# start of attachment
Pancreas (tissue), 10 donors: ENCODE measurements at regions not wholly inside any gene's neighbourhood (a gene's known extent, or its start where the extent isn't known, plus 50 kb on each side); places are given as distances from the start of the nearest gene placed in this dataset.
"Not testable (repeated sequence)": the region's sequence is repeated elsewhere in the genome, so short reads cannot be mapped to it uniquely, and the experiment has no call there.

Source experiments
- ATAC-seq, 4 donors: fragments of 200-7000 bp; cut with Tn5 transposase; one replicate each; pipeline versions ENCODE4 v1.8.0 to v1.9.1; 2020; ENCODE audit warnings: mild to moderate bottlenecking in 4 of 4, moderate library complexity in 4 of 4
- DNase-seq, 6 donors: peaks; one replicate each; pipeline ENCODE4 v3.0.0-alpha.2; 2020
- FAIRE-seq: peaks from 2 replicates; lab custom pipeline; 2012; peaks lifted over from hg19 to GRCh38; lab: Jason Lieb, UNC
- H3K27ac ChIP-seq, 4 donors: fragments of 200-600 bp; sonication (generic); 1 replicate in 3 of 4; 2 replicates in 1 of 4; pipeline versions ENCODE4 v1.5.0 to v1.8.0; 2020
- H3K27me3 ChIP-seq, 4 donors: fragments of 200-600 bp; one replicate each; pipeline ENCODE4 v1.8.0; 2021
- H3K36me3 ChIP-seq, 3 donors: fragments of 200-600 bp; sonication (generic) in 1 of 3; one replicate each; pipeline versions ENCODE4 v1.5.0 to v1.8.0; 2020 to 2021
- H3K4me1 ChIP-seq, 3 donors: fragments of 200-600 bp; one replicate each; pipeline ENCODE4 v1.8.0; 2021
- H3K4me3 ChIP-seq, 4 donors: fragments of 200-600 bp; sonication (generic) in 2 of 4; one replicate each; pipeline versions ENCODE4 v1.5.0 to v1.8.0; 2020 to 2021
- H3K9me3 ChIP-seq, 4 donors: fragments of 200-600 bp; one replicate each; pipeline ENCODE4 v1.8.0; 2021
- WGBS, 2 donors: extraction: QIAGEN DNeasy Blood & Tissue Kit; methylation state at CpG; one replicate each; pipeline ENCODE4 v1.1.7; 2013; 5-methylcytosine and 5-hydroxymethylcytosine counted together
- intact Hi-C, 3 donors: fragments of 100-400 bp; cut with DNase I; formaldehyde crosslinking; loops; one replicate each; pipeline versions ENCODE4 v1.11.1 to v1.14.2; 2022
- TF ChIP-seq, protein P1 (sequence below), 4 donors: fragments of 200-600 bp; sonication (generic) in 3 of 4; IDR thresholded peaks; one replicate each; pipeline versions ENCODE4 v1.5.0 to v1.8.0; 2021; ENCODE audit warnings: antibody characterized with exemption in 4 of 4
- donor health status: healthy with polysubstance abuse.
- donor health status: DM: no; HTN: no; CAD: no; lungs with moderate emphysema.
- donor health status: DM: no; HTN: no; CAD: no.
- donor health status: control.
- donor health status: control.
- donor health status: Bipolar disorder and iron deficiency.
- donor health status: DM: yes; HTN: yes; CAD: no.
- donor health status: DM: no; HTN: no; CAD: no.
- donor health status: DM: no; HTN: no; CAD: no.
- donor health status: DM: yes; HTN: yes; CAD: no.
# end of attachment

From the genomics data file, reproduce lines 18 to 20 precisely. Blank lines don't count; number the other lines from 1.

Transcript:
- donor health status: DM: no; HTN: no; CAD: no.
- donor health status: control.
- donor health status: control.